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UA Policy To Resolve Tensions In Classrooms Ridiculed

A college classroom is supposed to be a safe place to talk about your views on issues like race and politics without the conversation devolving into yelling.

But have we gone too far in protecting one another’s feelings?

One policy at the University of Arizona has come under fire from some conservative news outlets recently. It’s called the “Ouch/Oops” policy, and even though it might sound like something you’re more likely to hear in a kindergarten classroom than a college one, the idea is pretty simple: if a student feels hurt or offended by another student’s comments, they can say “ouch.” And then the other student can say “oops.”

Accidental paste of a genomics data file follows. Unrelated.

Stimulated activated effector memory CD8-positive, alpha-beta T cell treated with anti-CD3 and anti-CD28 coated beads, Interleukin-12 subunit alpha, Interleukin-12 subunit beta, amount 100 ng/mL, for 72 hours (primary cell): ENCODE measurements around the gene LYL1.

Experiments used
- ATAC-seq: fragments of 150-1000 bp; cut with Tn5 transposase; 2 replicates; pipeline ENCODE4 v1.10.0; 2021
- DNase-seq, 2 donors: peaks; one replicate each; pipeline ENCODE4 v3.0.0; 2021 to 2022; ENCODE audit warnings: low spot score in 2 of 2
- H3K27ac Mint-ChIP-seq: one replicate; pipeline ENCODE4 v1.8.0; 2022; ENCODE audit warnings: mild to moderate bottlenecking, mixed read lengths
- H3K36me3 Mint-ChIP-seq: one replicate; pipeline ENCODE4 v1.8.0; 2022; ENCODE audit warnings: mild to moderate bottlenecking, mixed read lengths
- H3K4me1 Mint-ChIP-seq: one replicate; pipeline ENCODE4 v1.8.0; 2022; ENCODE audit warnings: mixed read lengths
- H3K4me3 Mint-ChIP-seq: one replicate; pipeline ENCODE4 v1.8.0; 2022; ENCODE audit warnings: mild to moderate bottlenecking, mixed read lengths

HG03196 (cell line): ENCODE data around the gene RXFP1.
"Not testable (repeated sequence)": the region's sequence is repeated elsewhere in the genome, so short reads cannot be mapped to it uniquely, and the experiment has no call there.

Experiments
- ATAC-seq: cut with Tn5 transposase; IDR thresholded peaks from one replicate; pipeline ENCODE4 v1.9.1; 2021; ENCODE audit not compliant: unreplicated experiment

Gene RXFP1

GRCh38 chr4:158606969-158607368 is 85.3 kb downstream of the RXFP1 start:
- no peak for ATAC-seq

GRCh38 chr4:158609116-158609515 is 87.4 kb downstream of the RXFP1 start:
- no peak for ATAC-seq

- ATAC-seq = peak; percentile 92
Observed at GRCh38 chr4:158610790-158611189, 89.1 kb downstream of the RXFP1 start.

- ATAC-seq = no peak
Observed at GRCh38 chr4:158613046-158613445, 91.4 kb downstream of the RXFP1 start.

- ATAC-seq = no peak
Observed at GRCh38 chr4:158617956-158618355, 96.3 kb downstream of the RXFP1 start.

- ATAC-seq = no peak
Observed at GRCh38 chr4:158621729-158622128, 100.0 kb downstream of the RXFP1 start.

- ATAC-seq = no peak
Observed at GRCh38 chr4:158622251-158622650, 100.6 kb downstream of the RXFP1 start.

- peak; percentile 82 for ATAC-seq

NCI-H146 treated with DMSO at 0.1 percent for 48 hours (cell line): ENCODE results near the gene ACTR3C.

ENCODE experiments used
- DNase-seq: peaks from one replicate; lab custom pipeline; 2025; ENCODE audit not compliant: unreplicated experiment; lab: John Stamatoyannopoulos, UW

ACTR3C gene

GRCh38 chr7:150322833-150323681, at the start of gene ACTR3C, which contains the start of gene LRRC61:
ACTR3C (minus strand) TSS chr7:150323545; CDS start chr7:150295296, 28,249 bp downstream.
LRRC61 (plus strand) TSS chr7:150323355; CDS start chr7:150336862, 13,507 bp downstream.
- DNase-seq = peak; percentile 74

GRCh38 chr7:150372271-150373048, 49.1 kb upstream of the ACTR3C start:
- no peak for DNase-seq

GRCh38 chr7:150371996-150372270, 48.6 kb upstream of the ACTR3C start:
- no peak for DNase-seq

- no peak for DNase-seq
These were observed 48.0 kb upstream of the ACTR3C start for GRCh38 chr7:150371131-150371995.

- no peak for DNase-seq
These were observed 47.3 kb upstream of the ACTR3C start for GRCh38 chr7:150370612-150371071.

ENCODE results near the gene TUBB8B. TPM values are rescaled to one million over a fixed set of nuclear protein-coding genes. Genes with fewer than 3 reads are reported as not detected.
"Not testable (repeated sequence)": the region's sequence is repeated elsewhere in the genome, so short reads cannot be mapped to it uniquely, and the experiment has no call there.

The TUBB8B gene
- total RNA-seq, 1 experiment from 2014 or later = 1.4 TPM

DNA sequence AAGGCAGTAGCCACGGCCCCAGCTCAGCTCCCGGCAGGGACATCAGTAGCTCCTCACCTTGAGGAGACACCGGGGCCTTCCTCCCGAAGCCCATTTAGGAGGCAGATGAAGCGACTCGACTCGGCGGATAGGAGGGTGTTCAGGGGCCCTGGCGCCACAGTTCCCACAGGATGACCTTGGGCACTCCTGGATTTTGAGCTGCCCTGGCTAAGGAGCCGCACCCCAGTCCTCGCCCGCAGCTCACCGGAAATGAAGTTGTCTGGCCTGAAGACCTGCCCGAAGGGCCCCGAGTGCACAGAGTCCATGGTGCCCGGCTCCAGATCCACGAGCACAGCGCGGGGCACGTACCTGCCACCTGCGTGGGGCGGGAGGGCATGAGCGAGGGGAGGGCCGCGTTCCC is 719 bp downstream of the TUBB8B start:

The idea is to help faculty resolve tensions in class and facilitate more productive discussions about these contentious issues, so students can better understand each other’s points of view.

But, not everyone sees it that way. The policy has been ridiculed and accused of being a waste of money by the university. So, I spoke with the man who implemented it at UA.

Jesus Trevino was hired last year as the vice provost for Inclusive Excellence and senior diversity officer at UA, and he recently released a “Diversity and Inclusiveness Guide” for faculty and staff that includes this policy, among many other suggestions.

Lauren Gilger, host of KJZZ's The Show, is an award-winning journalist whose work has impacted communities large and small, exposing injustices and giving a voice to the voiceless and marginalized.